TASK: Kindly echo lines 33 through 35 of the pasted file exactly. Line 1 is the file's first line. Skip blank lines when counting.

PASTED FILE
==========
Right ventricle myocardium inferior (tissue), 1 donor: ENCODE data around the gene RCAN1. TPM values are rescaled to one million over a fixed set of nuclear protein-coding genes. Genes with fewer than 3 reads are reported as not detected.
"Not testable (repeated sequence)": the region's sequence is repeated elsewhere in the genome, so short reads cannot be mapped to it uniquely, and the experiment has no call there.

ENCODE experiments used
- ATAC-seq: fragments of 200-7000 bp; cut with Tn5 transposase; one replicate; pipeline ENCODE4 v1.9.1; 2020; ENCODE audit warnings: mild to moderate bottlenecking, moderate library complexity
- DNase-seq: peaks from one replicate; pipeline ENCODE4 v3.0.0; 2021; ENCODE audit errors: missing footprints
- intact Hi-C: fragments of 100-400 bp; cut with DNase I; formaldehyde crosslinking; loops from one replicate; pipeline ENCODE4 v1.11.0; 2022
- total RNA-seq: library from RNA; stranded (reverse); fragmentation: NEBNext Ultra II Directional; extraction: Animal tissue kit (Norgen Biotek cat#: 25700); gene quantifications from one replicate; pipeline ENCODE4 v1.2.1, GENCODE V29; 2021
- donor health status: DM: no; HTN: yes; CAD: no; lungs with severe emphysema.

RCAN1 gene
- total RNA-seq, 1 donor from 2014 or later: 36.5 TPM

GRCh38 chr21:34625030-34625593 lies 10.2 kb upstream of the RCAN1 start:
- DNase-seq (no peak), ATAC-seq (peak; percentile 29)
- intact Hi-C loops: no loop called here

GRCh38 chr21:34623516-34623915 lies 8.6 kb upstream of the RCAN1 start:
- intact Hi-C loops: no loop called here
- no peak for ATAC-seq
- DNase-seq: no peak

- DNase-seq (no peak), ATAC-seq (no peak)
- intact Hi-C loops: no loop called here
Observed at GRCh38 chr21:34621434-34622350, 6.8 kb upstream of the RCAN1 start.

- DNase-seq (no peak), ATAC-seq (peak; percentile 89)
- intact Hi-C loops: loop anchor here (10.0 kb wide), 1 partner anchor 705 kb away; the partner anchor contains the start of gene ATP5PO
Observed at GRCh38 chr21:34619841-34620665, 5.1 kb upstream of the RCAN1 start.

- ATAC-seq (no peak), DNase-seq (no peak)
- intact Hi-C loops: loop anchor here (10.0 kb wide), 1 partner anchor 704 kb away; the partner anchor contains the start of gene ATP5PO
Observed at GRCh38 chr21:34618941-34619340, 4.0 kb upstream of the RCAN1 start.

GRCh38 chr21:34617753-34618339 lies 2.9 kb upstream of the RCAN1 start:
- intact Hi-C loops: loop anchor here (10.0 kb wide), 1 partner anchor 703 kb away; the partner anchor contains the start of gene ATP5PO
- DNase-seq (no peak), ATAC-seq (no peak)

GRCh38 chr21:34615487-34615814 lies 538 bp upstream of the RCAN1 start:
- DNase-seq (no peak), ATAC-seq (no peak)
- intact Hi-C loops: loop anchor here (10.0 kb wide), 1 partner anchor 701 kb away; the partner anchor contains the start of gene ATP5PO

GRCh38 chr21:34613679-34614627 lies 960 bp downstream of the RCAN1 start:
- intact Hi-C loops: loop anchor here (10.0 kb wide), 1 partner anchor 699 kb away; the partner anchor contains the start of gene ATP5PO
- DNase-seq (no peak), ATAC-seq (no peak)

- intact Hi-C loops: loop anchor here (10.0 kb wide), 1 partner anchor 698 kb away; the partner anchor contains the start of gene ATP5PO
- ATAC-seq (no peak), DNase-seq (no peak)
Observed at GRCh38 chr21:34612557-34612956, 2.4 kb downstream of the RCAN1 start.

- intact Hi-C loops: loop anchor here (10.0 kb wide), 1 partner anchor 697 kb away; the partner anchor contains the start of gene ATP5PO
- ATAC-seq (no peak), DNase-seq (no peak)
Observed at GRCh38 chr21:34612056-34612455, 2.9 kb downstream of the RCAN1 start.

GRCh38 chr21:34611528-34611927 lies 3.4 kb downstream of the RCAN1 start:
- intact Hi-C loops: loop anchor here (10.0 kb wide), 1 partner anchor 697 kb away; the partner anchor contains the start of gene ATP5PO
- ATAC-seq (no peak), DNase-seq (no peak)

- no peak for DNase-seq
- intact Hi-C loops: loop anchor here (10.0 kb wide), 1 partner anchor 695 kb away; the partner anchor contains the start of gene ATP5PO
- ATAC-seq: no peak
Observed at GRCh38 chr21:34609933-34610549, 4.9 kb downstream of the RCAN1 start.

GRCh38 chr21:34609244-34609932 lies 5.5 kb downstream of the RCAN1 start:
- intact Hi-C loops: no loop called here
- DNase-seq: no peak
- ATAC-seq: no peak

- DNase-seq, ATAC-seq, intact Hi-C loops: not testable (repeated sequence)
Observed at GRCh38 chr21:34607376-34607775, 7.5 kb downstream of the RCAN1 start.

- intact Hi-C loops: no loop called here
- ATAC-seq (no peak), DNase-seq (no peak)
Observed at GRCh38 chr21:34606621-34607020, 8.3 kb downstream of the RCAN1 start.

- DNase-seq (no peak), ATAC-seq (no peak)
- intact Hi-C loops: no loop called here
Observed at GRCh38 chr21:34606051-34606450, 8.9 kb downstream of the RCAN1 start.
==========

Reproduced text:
GRCh38 chr21:34613679-34614627 lies 960 bp downstream of the RCAN1 start:
- intact Hi-C loops: loop anchor here (10.0 kb wide), 1 partner anchor 699 kb away; the partner anchor contains the start of gene ATP5PO
- DNase-seq (no peak), ATAC-seq (no peak)